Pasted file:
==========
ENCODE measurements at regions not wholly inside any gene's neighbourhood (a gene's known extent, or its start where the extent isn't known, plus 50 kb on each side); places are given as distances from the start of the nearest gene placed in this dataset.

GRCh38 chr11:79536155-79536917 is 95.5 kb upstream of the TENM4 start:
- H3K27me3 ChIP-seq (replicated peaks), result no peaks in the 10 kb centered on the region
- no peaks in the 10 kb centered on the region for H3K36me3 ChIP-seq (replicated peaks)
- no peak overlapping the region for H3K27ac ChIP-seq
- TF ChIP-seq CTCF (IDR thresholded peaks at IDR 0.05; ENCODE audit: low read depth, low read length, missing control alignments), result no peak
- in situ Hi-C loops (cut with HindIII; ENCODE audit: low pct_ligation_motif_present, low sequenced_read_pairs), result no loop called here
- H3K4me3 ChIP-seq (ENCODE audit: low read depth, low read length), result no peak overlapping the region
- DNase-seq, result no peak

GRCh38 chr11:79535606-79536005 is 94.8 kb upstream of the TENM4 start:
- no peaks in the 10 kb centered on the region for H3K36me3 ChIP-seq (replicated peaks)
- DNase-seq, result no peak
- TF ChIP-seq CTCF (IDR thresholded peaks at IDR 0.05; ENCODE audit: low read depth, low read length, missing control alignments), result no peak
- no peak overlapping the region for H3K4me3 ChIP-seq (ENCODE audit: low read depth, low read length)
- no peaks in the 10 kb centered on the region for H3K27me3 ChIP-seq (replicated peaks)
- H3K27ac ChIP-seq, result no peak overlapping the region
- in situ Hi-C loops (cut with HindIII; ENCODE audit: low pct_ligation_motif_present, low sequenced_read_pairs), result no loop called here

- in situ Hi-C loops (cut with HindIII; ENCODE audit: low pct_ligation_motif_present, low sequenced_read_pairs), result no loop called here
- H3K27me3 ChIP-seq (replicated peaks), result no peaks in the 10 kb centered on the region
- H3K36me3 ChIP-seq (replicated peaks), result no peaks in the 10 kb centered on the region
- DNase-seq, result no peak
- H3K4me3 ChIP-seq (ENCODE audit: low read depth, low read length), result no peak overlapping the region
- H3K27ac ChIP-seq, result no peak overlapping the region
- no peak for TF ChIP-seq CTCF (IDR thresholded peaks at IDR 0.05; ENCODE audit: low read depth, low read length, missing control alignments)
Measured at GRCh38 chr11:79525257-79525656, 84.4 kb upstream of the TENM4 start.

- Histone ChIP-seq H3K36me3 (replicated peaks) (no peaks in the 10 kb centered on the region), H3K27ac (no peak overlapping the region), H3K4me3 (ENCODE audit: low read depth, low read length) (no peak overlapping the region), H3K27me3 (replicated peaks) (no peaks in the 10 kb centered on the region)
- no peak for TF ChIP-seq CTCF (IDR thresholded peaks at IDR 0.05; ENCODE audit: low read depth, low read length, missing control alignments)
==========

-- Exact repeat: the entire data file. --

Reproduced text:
ENCODE measurements at regions not wholly inside any gene's neighbourhood (a gene's known extent, or its start where the extent isn't known, plus 50 kb on each side); places are given as distances from the start of the nearest gene placed in this dataset.

GRCh38 chr11:79536155-79536917 is 95.5 kb upstream of the TENM4 start:
- H3K27me3 ChIP-seq (replicated peaks), result no peaks in the 10 kb centered on the region
- no peaks in the 10 kb centered on the region for H3K36me3 ChIP-seq (replicated peaks)
- no peak overlapping the region for H3K27ac ChIP-seq
- TF ChIP-seq CTCF (IDR thresholded peaks at IDR 0.05; ENCODE audit: low read depth, low read length, missing control alignments), result no peak
- in situ Hi-C loops (cut with HindIII; ENCODE audit: low pct_ligation_motif_present, low sequenced_read_pairs), result no loop called here
- H3K4me3 ChIP-seq (ENCODE audit: low read depth, low read length), result no peak overlapping the region
- DNase-seq, result no peak

GRCh38 chr11:79535606-79536005 is 94.8 kb upstream of the TENM4 start:
- no peaks in the 10 kb centered on the region for H3K36me3 ChIP-seq (replicated peaks)
- DNase-seq, result no peak
- TF ChIP-seq CTCF (IDR thresholded peaks at IDR 0.05; ENCODE audit: low read depth, low read length, missing control alignments), result no peak
- no peak overlapping the region for H3K4me3 ChIP-seq (ENCODE audit: low read depth, low read length)
- no peaks in the 10 kb centered on the region for H3K27me3 ChIP-seq (replicated peaks)
- H3K27ac ChIP-seq, result no peak overlapping the region
- in situ Hi-C loops (cut with HindIII; ENCODE audit: low pct_ligation_motif_present, low sequenced_read_pairs), result no loop called here

- in situ Hi-C loops (cut with HindIII; ENCODE audit: low pct_ligation_motif_present, low sequenced_read_pairs), result no loop called here
- H3K27me3 ChIP-seq (replicated peaks), result no peaks in the 10 kb centered on the region
- H3K36me3 ChIP-seq (replicated peaks), result no peaks in the 10 kb centered on the region
- DNase-seq, result no peak
- H3K4me3 ChIP-seq (ENCODE audit: low read depth, low read length), result no peak overlapping the region
- H3K27ac ChIP-seq, result no peak overlapping the region
- no peak for TF ChIP-seq CTCF (IDR thresholded peaks at IDR 0.05; ENCODE audit: low read depth, low read length, missing control alignments)
Measured at GRCh38 chr11:79525257-79525656, 84.4 kb upstream of the TENM4 start.

- Histone ChIP-seq H3K36me3 (replicated peaks) (no peaks in the 10 kb centered on the region), H3K27ac (no peak overlapping the region), H3K4me3 (ENCODE audit: low read depth, low read length) (no peak overlapping the region), H3K27me3 (replicated peaks) (no peaks in the 10 kb centered on the region)
- no peak for TF ChIP-seq CTCF (IDR thresholded peaks at IDR 0.05; ENCODE audit: low read depth, low read length, missing control alignments)